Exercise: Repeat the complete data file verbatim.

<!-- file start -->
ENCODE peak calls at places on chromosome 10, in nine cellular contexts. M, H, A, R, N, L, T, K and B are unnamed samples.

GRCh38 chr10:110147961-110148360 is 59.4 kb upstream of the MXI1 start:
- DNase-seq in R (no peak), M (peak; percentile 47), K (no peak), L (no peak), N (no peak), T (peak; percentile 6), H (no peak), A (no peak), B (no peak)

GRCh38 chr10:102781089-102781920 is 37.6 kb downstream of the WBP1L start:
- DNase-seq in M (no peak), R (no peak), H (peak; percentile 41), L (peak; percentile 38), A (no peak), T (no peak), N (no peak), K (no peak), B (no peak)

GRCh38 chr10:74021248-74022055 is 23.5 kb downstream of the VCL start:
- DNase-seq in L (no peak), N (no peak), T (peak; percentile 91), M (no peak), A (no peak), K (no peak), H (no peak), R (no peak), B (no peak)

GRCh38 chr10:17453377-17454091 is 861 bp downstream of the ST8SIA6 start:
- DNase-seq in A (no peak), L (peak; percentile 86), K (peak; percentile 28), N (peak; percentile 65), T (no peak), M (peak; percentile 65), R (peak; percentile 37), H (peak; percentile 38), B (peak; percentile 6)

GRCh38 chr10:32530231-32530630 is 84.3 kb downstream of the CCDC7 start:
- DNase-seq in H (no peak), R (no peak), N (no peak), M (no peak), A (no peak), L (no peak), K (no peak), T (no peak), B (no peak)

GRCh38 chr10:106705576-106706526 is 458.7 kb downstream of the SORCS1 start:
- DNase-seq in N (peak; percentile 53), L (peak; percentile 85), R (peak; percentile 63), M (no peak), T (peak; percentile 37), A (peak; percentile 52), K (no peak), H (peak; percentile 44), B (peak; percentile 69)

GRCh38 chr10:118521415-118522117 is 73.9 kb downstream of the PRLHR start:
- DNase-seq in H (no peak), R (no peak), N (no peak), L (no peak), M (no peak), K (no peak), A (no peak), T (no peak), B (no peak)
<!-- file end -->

ENCODE peak calls at places on chromosome 10, in nine cellular contexts. M, H, A, R, N, L, T, K and B are unnamed samples.

GRCh38 chr10:110147961-110148360 is 59.4 kb upstream of the MXI1 start:
- DNase-seq in R (no peak), M (peak; percentile 47), K (no peak), L (no peak), N (no peak), T (peak; percentile 6), H (no peak), A (no peak), B (no peak)

GRCh38 chr10:102781089-102781920 is 37.6 kb downstream of the WBP1L start:
- DNase-seq in M (no peak), R (no peak), H (peak; percentile 41), L (peak; percentile 38), A (no peak), T (no peak), N (no peak), K (no peak), B (no peak)

GRCh38 chr10:74021248-74022055 is 23.5 kb downstream of the VCL start:
- DNase-seq in L (no peak), N (no peak), T (peak; percentile 91), M (no peak), A (no peak), K (no peak), H (no peak), R (no peak), B (no peak)

GRCh38 chr10:17453377-17454091 is 861 bp downstream of the ST8SIA6 start:
- DNase-seq in A (no peak), L (peak; percentile 86), K (peak; percentile 28), N (peak; percentile 65), T (no peak), M (peak; percentile 65), R (peak; percentile 37), H (peak; percentile 38), B (peak; percentile 6)

GRCh38 chr10:32530231-32530630 is 84.3 kb downstream of the CCDC7 start:
- DNase-seq in H (no peak), R (no peak), N (no peak), M (no peak), A (no peak), L (no peak), K (no peak), T (no peak), B (no peak)

GRCh38 chr10:106705576-106706526 is 458.7 kb downstream of the SORCS1 start:
- DNase-seq in N (peak; percentile 53), L (peak; percentile 85), R (peak; percentile 63), M (no peak), T (peak; percentile 37), A (peak; percentile 52), K (no peak), H (peak; percentile 44), B (peak; percentile 69)

GRCh38 chr10:118521415-118522117 is 73.9 kb downstream of the PRLHR start:
- DNase-seq in H (no peak), R (no peak), N (no peak), L (no peak), M (no peak), K (no peak), A (no peak), T (no peak), B (no peak)